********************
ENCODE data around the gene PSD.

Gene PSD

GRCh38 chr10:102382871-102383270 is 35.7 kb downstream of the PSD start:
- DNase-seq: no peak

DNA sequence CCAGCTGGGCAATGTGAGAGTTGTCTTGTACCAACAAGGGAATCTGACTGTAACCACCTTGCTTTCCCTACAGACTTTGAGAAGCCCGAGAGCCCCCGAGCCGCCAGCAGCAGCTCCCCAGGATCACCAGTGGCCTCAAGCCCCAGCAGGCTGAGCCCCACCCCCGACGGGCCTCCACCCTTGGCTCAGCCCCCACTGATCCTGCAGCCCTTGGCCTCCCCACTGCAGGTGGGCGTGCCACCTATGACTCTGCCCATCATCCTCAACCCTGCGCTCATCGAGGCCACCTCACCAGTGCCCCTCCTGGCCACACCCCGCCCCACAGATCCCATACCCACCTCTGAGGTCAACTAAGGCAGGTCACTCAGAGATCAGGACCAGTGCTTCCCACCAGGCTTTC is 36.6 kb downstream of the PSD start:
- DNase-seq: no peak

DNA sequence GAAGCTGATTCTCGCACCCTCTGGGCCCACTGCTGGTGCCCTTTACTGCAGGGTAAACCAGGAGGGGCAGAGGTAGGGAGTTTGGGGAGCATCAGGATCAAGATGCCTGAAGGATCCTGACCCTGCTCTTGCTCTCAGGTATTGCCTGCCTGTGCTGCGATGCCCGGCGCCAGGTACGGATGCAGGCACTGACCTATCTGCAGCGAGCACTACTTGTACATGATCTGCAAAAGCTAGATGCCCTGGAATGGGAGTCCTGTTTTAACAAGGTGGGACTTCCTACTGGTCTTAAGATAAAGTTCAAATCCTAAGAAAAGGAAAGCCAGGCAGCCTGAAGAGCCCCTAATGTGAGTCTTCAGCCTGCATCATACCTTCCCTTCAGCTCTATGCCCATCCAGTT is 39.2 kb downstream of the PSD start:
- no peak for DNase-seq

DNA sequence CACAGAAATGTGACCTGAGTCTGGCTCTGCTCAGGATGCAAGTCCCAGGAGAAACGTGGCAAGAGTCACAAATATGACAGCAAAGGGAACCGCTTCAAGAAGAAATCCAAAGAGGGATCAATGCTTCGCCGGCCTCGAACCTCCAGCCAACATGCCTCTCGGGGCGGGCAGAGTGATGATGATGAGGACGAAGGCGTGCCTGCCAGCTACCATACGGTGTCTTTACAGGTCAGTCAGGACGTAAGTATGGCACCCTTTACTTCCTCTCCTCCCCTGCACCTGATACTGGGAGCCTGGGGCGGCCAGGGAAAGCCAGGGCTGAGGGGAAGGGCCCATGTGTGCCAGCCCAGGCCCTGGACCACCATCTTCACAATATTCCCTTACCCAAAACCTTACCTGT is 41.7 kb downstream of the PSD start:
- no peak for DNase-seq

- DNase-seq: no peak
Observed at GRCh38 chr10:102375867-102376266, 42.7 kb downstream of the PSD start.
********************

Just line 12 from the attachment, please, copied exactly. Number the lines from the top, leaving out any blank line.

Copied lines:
Observed at GRCh38 chr10:102375867-102376266, 42.7 kb downstream of the PSD start.